• The human and social impact of the conflict on society, including its impact on economic, social, cultural and environmental rights, and the differentiated forms in which the conflict affected women, children, adolescents, youth and senior citizens, people with disabilities, indigenous people, peasant communities, Afro-Colombian, black, “palenquera” and “raizal” populations, LGBTI population, displaced and exiled people, human rights advocates, union members, journalists, farmers, merchants and businesspeople, among others.
Migrant workers
No specific mention.
Racial/ethnic/national group
Rhetorical
Page 2, Guiding criteria for the Commission,
[...]
Differential and gender approach: In developing its mandate and functions, the Commission will take into account different experiences, differential impacts and particular individual conditions on the basis of sex, gender, age, ethnicity or disability, and those of the populations or sectors in vulnerable conditions or particularly affected by the conflict, among others. Special attention will be afforded to victimization suffered by women.
Religious groups
No specific mention.
Indigenous people
Rhetorical
Page 3-4, Mandate,
The Commission’s mandate will be to elucidate and promote the recognition of:
[...]
• The human and social impact of the conflict on society, including its impact on economic, social, cultural and environmental rights, and the differentiated forms in which the conflict affected women, children, adolescents, youth and senior citizens, people with disabilities, indigenous people, peasant communities, Afro-Colombian, black, “palenquera” and “raizal” populations, LGBTI population, displaced and exiled people, human rights advocates, union members, journalists, farmers, merchants and businesspeople, among others.
[...]
Substantive
Summary: The agreement ensures throughout that a territorial, differential, and gender-based approach is adopted in the design, implementation and monitoring of the policies and strategies provided for in the agreement. This implicitly grants special attention to indigenous, rural communities and areas mostly affected by the conflict and requires to take into account the various threats, particularities and experiences of different people in their communities and territories.
Other groups
Substantive
[Summary: The agreement ensures throughout that a territorial, differential, and gender-based approach is adopted in the design, implementation and monitoring of the policies and strategies provided for in the agreement. This implicitly grants special attention to indigenous, rural communities and areas mostly affected by the conflict and requires to take into account the various threats, particularities and experiences of different people in their communities and territories.]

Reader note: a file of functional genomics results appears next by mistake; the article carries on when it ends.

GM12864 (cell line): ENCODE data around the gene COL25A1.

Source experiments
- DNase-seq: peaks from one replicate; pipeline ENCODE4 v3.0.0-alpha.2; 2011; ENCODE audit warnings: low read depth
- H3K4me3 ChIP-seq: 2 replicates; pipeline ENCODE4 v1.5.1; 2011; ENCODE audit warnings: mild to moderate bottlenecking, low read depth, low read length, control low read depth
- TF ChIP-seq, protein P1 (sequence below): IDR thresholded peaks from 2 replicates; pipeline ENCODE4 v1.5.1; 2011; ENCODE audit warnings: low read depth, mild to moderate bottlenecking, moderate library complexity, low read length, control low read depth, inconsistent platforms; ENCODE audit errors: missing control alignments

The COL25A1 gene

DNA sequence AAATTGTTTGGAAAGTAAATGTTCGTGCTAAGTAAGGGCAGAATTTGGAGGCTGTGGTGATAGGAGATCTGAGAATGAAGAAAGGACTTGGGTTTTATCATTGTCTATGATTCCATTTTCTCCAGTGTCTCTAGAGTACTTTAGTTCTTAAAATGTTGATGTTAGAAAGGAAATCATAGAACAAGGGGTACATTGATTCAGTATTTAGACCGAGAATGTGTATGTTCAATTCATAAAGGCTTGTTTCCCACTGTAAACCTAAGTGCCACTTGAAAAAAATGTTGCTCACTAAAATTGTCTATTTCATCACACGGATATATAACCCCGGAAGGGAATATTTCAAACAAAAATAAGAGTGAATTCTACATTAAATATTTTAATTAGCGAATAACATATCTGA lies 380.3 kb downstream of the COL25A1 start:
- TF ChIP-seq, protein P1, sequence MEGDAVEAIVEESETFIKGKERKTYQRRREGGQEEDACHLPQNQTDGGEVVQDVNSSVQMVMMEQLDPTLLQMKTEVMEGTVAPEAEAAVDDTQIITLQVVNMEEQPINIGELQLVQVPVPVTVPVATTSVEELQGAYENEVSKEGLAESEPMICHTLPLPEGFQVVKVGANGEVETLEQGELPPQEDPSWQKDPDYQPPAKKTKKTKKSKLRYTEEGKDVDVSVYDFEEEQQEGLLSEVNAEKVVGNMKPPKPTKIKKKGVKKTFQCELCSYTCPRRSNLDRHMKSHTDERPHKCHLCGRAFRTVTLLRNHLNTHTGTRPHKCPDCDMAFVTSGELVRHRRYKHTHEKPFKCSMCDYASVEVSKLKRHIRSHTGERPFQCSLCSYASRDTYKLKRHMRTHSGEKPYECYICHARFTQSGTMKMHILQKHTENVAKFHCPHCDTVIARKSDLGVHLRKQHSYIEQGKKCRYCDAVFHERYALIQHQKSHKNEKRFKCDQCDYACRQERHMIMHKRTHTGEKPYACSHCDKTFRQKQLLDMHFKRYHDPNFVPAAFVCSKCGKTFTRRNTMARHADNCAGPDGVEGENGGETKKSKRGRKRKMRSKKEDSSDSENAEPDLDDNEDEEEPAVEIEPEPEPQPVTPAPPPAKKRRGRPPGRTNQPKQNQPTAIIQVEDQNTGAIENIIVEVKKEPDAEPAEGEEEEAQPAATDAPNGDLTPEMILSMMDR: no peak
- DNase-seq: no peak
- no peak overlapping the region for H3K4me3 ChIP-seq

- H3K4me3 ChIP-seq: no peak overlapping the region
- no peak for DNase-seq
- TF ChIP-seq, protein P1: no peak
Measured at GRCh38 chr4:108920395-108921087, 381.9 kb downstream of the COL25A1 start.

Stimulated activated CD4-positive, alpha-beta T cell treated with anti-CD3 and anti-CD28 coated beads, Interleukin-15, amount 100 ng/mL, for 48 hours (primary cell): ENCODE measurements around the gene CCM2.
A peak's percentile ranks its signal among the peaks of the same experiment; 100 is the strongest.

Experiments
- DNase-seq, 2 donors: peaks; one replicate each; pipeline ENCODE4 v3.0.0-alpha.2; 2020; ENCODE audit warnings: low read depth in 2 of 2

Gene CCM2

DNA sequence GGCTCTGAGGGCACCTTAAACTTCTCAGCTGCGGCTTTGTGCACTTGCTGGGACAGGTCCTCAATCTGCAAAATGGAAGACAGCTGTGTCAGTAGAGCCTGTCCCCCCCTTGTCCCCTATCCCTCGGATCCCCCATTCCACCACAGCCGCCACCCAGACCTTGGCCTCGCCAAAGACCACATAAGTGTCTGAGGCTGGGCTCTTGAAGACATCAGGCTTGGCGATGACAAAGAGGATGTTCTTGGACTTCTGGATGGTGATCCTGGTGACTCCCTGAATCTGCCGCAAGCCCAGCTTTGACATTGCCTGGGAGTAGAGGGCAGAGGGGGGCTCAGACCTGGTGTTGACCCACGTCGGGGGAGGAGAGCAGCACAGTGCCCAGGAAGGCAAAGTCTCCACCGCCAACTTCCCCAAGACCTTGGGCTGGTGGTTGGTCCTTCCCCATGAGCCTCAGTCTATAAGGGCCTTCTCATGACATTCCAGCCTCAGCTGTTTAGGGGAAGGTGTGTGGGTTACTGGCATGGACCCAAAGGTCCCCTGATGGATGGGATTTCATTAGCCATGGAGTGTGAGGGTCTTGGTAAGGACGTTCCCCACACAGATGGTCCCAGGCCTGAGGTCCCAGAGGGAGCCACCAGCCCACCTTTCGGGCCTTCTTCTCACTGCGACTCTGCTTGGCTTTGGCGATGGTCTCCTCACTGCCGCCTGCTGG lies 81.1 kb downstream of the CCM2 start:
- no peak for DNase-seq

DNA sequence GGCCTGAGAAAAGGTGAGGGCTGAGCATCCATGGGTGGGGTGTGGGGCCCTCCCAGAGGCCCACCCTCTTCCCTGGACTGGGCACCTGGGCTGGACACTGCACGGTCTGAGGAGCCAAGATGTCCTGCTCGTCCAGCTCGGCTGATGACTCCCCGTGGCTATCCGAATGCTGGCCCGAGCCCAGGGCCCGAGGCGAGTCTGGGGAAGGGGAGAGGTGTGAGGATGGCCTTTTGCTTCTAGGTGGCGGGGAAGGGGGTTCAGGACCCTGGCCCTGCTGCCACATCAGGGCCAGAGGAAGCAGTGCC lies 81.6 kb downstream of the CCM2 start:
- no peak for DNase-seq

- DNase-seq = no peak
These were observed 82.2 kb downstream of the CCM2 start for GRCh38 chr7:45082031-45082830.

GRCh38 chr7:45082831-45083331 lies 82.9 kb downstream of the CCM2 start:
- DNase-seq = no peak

Refugees/displaced persons
Substantive
Page 2, Guiding criteria for the Commission,
[...]
Territorial approach: The Commission shall be a national level entity, but it shall have a territorial approach in order to achieve a better understanding of the regional dynamics of the conflict and of the diversity and particularities of the affected territories, aimed at promoting the truth-building process and contributing to the guarantees of non-repetition in the different territories. The territorial approach will also take into consideration the people and populations that were forcefully displaced from their territories.
[...]

Page 3-4, Mandate,
The Commission’s mandate will be to elucidate and promote the recognition of:
[...]
• The human and social impact of the conflict on society, including its impact on
economic, social, cultural and environmental rights, and the differentiated forms in which the conflict affected women, children, adolescents, youth and senior citizens, people with disabilities, indigenous people, peasant communities, Afro-Colombian, black, “palenquera” and “raizal” populations, LGBTI population, displaced and exiled people, human rights advocates, union members, journalists, farmers, merchants and businesspeople, among others.
[...]
Social class
No specific mention.

Gender

Women, girls and gender
Page 1, Para. 7
...
First, the Commission shall contribute to the elucidation of what has happened, in accordance with the elements of the mandate described here below, and to offer a broad explanation about the complexity of the conflict, so as to promote a shared understanding among the society, in particular about the least known aspects of the conflict. In this sense, we welcome the visit and the pronouncement made during this cycle by Zainab Bangura, Special Representative of the Secretary General of the United Nations on Sexual Violence in Conflicts, and we undertake to attend to her recommendations.

Page 1-2, Purposes of the Commission: